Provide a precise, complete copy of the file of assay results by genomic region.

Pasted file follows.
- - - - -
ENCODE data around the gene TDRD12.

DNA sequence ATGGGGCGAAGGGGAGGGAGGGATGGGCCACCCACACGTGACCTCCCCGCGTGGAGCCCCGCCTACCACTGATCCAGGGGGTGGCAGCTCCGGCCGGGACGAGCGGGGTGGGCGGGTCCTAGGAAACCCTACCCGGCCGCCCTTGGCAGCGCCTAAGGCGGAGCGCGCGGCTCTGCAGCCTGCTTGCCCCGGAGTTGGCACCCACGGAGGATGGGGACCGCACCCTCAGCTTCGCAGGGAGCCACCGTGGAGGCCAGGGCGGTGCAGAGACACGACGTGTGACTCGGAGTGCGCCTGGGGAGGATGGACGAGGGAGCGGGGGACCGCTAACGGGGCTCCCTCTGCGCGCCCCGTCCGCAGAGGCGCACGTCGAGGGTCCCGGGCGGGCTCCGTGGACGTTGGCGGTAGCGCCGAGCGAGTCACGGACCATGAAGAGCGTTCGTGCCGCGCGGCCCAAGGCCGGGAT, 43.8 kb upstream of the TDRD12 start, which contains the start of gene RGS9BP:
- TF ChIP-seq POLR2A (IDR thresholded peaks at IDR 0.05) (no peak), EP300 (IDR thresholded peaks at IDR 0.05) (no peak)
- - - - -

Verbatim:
ENCODE data around the gene TDRD12.

DNA sequence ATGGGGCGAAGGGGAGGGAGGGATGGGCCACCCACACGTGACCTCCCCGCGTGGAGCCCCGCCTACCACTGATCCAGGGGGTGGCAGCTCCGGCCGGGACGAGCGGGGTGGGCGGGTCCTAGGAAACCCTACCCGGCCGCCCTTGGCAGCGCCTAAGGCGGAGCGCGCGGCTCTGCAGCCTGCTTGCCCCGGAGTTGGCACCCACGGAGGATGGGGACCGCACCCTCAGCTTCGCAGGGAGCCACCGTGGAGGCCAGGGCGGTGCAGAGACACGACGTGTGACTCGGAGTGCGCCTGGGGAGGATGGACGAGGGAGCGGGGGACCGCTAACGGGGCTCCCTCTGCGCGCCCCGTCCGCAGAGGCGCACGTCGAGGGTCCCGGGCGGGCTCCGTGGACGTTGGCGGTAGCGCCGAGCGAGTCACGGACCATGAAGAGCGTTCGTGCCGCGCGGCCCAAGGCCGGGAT, 43.8 kb upstream of the TDRD12 start, which contains the start of gene RGS9BP:
- TF ChIP-seq POLR2A (IDR thresholded peaks at IDR 0.05) (no peak), EP300 (IDR thresholded peaks at IDR 0.05) (no peak)